L a - b e a u t é - s a u v e r a - l e - m o n d e ~ D o s t o ï e v s k i

L a - b e a u t é - s a u v e r a - l e - m o n d e  ~  D o s t o ï e v s k i

Saturday, December 26, 2015

Bernard Boutet de Monvel - fashion illustration

I love the portraits of Boutet de Monvel. Sad that he still isn't at all well known; even finding good images of his work on the internet is a challenge. (A few are included in my earlier post on the Maharaja and Maharani of Indore.) His work is suave in the extreme and serenely classical - he reminds me of Ingres most of all - but still manages to be emblematic of its time and milieu, the Thirties and Forties, among the glamorous and very wealthy.

I'm always hunting around for reproductions of his paintings to share here, yet I wasn't aware of this earlier work, his spare and elegant fashion illustrations. Many of these images recall Japanese woodcuts. And they're often so droll; accustomed to the cool seriousness of his portrait work, I was unprepared for the sly wit on display here.

"Les Manteaux"



  1. Whenever I have encountered his work, I've always appreciated that he mastered the ability to, within a few deft lines, to convey precisely the fit, and cut of the garments he portrayed. One of the consistent issues I have had with so much fashion illustration is that mood is given primacy, leaving the viewer to wonder what the clothes actually look and feel like.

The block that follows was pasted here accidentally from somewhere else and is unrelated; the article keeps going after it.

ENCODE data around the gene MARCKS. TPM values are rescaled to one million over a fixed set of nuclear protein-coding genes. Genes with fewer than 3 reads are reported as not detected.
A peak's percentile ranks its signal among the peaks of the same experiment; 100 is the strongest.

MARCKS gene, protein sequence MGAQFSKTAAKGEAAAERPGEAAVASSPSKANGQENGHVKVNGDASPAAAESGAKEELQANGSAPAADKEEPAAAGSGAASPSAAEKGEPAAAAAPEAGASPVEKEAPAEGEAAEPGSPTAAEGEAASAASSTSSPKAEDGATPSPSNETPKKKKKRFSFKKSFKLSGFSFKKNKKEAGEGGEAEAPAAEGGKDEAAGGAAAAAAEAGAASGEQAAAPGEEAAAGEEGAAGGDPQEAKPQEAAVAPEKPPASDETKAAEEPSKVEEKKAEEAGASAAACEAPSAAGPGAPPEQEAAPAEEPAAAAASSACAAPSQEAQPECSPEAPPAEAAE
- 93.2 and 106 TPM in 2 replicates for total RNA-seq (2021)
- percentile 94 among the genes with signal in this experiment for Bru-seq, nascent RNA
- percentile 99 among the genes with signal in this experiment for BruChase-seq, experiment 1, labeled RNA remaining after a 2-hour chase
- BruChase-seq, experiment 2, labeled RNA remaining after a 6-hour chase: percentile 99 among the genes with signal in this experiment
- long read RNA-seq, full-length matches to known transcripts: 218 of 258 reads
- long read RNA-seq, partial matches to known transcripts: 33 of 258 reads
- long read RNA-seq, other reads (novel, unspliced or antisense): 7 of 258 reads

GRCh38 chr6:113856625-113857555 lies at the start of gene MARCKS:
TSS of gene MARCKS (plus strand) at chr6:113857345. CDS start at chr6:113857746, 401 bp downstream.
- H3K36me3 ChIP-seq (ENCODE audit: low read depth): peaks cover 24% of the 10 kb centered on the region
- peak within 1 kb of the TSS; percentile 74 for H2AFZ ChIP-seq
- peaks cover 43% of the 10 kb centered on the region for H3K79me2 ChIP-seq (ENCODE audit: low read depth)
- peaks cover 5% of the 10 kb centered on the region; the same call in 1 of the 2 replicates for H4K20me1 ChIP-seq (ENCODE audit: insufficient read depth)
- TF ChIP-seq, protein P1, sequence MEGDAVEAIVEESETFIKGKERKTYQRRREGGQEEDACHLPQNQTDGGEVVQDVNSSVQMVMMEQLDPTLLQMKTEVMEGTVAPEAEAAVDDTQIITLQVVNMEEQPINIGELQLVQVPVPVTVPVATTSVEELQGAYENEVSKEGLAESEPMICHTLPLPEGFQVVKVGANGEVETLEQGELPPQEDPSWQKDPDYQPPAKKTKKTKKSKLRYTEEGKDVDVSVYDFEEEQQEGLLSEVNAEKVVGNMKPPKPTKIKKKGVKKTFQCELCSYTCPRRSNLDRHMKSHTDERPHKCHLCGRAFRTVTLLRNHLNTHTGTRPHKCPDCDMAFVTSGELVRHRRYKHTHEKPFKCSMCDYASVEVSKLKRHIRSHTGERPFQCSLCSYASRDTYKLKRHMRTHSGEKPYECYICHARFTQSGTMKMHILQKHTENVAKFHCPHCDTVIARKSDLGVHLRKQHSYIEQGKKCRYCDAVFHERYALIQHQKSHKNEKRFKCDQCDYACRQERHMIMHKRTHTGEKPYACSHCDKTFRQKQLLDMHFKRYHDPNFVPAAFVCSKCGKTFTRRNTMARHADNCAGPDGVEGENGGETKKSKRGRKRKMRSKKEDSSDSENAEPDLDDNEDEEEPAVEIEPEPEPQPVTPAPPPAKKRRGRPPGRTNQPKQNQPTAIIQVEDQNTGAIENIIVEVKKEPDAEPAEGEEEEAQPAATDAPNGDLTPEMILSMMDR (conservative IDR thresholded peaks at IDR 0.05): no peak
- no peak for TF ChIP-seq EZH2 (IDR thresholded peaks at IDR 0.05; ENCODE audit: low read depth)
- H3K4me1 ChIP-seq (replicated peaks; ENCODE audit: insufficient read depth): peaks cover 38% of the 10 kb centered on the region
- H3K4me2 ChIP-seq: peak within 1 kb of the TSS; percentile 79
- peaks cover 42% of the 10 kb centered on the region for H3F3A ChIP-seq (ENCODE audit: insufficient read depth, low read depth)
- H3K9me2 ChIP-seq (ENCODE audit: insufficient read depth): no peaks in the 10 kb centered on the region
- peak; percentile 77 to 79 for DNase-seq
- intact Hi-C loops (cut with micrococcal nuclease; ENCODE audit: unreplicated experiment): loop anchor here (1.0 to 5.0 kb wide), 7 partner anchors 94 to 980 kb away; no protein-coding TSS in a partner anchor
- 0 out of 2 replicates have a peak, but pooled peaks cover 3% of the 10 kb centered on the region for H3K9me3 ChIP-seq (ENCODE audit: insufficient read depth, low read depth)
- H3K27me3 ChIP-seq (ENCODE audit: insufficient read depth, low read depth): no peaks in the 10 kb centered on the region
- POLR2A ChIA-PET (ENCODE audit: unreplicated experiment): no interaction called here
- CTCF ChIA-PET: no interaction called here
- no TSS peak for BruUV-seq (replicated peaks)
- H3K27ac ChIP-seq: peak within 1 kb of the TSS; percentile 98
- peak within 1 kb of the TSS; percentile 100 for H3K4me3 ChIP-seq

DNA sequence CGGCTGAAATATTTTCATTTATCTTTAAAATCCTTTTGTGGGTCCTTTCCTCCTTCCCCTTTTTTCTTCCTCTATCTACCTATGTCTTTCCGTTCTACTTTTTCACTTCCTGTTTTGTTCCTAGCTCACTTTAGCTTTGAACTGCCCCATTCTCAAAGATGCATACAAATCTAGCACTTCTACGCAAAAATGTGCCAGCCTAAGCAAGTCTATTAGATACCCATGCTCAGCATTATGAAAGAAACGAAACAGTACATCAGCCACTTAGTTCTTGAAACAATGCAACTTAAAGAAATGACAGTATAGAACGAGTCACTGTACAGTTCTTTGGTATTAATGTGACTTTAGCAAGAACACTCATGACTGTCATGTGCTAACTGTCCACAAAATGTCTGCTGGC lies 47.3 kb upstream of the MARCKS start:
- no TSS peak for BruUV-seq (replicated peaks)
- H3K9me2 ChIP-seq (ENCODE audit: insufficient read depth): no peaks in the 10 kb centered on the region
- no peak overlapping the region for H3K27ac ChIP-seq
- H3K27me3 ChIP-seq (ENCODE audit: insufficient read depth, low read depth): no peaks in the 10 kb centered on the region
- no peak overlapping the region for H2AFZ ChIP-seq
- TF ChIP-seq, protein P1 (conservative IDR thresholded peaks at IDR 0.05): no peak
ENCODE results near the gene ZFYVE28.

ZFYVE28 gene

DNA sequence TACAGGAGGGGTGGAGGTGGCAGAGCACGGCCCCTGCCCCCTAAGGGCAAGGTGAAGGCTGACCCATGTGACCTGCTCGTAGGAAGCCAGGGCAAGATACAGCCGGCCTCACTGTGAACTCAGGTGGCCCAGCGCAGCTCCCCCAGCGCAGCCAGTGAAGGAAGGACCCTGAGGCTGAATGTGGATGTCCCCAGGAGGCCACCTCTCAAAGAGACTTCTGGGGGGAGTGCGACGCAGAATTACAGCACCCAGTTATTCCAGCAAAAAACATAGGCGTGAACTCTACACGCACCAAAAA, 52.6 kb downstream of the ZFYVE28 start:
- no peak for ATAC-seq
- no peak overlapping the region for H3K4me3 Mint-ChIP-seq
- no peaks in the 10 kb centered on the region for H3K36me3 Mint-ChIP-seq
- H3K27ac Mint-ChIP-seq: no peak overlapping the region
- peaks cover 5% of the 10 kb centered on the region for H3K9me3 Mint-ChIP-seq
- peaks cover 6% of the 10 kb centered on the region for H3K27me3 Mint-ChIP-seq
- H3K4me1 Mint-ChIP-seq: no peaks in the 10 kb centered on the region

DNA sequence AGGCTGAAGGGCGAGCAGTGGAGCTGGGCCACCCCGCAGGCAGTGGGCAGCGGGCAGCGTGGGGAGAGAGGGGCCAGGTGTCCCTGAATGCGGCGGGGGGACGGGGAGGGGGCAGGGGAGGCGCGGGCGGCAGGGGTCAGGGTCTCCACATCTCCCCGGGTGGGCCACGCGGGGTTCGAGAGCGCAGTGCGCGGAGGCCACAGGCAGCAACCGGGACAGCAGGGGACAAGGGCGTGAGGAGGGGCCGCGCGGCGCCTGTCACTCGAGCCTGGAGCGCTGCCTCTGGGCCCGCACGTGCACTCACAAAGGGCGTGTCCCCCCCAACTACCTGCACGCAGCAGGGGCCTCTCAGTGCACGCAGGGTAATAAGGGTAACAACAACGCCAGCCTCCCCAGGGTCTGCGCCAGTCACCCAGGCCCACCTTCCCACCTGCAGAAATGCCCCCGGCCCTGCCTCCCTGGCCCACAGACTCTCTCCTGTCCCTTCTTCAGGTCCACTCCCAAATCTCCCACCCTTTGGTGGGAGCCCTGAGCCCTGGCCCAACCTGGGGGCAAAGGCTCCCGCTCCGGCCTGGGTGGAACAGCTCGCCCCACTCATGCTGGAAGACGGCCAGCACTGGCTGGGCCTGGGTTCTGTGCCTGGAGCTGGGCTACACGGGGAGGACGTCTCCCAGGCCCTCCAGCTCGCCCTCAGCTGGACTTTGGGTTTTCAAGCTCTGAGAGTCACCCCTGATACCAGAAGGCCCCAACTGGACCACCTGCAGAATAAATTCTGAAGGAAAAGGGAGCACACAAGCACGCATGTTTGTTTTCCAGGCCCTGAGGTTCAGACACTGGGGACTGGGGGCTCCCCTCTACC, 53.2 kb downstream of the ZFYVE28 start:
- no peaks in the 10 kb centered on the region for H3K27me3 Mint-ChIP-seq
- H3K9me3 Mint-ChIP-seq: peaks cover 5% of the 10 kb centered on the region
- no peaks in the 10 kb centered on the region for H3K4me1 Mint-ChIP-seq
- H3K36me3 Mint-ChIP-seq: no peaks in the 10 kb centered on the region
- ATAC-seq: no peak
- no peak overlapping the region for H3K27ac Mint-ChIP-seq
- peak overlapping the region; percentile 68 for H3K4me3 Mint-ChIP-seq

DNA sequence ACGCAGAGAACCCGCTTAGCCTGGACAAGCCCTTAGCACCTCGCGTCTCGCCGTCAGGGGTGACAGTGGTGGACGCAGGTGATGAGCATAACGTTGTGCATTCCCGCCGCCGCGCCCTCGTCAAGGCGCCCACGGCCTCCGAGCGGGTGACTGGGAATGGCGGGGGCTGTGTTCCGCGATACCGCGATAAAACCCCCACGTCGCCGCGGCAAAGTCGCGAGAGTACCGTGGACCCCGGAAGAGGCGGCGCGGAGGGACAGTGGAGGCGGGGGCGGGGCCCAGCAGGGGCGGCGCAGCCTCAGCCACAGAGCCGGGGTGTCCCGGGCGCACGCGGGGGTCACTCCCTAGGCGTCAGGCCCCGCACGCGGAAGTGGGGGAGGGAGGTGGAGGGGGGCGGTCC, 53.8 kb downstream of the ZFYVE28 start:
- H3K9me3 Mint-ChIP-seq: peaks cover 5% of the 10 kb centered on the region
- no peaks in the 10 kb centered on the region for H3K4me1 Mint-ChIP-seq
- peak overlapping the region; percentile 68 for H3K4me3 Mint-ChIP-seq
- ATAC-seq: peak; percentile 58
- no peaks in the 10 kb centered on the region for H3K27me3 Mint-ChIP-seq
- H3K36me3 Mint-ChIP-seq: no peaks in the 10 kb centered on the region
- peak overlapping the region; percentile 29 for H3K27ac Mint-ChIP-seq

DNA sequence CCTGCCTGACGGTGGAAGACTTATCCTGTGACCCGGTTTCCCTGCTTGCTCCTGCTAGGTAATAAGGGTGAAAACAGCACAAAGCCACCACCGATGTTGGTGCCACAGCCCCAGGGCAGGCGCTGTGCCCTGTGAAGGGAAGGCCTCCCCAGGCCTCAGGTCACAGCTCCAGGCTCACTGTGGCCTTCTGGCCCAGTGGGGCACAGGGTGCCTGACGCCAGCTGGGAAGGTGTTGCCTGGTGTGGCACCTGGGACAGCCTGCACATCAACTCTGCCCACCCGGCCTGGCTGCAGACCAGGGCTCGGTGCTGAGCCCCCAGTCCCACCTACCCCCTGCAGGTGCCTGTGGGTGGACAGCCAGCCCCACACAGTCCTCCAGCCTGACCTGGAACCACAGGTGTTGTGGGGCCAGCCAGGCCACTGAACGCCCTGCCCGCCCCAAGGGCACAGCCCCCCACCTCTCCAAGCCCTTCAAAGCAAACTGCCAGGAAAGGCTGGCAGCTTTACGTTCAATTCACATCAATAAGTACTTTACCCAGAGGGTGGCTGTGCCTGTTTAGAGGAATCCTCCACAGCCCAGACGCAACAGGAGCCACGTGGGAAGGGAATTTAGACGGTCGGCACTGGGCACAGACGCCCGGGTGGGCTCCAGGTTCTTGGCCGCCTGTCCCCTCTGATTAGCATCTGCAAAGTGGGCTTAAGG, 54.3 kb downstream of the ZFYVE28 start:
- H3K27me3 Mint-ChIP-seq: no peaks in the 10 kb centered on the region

2. His signature is almost as cool / elegant as yours.

  3. Another surprise from the archives! Had no idea that BBM was a fashion illustrator in his early years, though it's perfectly logical given his precision of line. Interesting to have it pointed out that his fashion drawings possess more wit than his cooly serious paintings--only the other day, looking at the catalogue of his estate from one of the auction houses, I couldn't overcome a mixed reaction to his portraits of society figures in their sleek perfection. Superb, but at the same time, airless and dry.

  4. always loved what i've seen -i think he's more well known in France than in the US?

  5. Such refined elegance. Spare of line yet they tell the story.

  6. He's very dry but wonderful Taittinger! Too bad we don't dress with this kind or droll elegance today.